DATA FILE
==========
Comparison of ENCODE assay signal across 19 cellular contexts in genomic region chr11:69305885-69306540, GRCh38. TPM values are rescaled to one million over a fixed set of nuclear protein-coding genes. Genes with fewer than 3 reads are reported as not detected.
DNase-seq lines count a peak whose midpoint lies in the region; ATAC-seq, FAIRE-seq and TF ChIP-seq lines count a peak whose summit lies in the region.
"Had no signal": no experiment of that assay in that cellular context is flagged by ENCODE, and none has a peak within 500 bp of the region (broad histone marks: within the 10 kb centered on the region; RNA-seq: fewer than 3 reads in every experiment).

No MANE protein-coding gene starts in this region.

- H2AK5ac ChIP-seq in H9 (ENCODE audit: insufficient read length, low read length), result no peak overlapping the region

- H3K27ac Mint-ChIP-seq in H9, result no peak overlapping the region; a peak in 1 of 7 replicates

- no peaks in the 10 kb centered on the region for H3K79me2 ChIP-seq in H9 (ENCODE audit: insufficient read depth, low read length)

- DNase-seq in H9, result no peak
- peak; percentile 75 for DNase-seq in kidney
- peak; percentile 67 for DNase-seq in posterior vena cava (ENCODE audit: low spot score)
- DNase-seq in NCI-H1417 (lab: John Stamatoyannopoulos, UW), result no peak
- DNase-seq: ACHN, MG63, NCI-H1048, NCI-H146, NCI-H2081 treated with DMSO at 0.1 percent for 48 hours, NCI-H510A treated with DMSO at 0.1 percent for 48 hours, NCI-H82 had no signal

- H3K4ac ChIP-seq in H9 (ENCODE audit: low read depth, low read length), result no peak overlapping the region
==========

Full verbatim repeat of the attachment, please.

Comparison of ENCODE assay signal across 19 cellular contexts in genomic region chr11:69305885-69306540, GRCh38. TPM values are rescaled to one million over a fixed set of nuclear protein-coding genes. Genes with fewer than 3 reads are reported as not detected.
DNase-seq lines count a peak whose midpoint lies in the region; ATAC-seq, FAIRE-seq and TF ChIP-seq lines count a peak whose summit lies in the region.
"Had no signal": no experiment of that assay in that cellular context is flagged by ENCODE, and none has a peak within 500 bp of the region (broad histone marks: within the 10 kb centered on the region; RNA-seq: fewer than 3 reads in every experiment).

No MANE protein-coding gene starts in this region.

- H2AK5ac ChIP-seq in H9 (ENCODE audit: insufficient read length, low read length), result no peak overlapping the region

- H3K27ac Mint-ChIP-seq in H9, result no peak overlapping the region; a peak in 1 of 7 replicates

- no peaks in the 10 kb centered on the region for H3K79me2 ChIP-seq in H9 (ENCODE audit: insufficient read depth, low read length)

- DNase-seq in H9, result no peak
- peak; percentile 75 for DNase-seq in kidney
- peak; percentile 67 for DNase-seq in posterior vena cava (ENCODE audit: low spot score)
- DNase-seq in NCI-H1417 (lab: John Stamatoyannopoulos, UW), result no peak
- DNase-seq: ACHN, MG63, NCI-H1048, NCI-H146, NCI-H2081 treated with DMSO at 0.1 percent for 48 hours, NCI-H510A treated with DMSO at 0.1 percent for 48 hours, NCI-H82 had no signal

- H3K4ac ChIP-seq in H9 (ENCODE audit: low read depth, low read length), result no peak overlapping the region